Many aspects of life operate in cycles and Hollywood is no exception. The latest Tinseltown remake comes from Rise of the Planet of the Apes director, Rupert Wyatt, who teams up with Mark Wahlberg in the slightly re-imagined version of 1974's The Gambler. When Paramount originally announced the remake in the summer of 2011, it was believed that visionary Martin Scorcese and his loyal leading star, Leonardo DiCaprio, were in line take on the project. But after viewing Wyatt's unnecessary adaptation, I'm left to ponder what could have been.
Jim Bennett (Wahlberg) is a high stakes gambler who falls further and further into debt in an underground casino ring with his risky and careless betting habits. But after the self-destructive English professor borrows from a second loan shark and offers his life as collateral, his addiction continues to place him on a very dangerous path. And in Jim's mind, his only way out of this mess is to go all-in one final time.
For a brief moment before the film had ever been screened, some insiders gave The Gambler an outside chance at making an awards season splash. However, Rupert Wyatt's effort is far from Oscar contention. Boasting a constrained and soulless script that's drowned in timely cynicism and betting cliches, you can only watch a blackjack dealer flip over cards for so long before you start tuning out, and that limit is reached very early on. Simply put, The Gambler would rather show its protagonist losing than have the audience experience the feeling through a clever and well-crafted character-driven screenplay. As for the film's leading star, Wahlberg's performance is by no means a burden to the overall product, but he isn't a bright spot either. Unlike the 1974 original where James Caan delivers a character that viewers can connect with, it's difficult to tell whether Jim Bennett's lack of allure is a product of Wahlberg's acting, or the result of poor writing and development on the part of Academy Award winning screenwriter William Monahan. Odds are, it's a combination of both.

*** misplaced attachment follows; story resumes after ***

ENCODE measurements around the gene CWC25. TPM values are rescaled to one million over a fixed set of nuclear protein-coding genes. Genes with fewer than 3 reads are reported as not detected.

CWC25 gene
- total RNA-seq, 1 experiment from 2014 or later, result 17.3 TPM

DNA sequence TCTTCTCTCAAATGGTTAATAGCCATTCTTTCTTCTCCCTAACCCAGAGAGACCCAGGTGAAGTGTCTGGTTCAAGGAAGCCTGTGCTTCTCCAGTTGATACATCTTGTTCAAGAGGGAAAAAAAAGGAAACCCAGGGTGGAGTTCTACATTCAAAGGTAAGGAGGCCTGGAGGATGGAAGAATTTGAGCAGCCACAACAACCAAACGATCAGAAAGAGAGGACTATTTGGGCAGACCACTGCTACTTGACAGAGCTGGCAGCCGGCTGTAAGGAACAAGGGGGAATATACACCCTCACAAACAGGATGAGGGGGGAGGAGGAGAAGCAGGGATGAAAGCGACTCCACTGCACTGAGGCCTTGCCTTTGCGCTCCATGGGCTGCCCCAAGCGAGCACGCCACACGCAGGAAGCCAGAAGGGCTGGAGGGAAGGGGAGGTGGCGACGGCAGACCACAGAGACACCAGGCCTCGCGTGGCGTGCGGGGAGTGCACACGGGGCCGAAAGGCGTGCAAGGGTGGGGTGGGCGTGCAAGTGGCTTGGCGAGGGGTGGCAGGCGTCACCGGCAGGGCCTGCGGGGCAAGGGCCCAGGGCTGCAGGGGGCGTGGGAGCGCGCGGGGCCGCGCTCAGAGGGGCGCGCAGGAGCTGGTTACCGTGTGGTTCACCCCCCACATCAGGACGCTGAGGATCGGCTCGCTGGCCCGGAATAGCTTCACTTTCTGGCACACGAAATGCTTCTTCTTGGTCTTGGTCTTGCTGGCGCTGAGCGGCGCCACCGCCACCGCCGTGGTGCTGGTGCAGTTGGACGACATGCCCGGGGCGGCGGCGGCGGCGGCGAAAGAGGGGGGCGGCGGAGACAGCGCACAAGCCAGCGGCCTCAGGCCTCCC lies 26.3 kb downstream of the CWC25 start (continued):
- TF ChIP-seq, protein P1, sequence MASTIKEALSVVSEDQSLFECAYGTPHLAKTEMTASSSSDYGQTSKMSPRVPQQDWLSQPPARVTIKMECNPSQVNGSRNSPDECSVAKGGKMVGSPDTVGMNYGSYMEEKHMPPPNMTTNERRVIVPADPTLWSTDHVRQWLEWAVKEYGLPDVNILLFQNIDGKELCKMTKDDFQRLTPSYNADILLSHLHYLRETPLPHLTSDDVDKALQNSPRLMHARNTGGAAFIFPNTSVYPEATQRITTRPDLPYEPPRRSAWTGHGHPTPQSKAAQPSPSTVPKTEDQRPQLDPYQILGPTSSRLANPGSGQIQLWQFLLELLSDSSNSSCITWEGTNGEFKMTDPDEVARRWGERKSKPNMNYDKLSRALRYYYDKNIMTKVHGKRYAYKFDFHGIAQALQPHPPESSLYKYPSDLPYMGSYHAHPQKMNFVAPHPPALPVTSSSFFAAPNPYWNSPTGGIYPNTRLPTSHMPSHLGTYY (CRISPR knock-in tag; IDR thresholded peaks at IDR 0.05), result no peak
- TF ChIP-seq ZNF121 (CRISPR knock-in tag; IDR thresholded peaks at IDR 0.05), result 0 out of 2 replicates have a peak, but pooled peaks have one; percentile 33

Thankfully, though, The Gambler offers a saving grace with its long list of exceptional supporting roles from John Goodman, Brie Larson and Jessica Lange. Each do their part to successfully transition Bennett's collapse from scene to scene, and some of the film's finest moments occur when John Goodman takes command of the screen. In fact, the movie would have been much better served opening the door a little wider for these vastly under-utilized characters. Brie Larson is such an emerging talent in Hollywood and, unfortunately, she isn't given the proper platform to work with in the film.
No matter how hard Rupert and his team attempt to offer a slick and cool tale of underground gambling, the final product fails to resonate. The Gambler's biggest detractor is an unlikable protagonist who becomes impossible to connect with for a multitude of reasons. For example, if you're trying to sell a story about an unlikely gambling addict, you should make the character significantly more endearing and vulnerable. Instead, all we're given are Wahlberg's frequent "woe-is-me" rants followed by a careless and unforgiving attitude that repels the audience almost immediately. There's no rooting interest here, so I suggest spending your time elsewhere.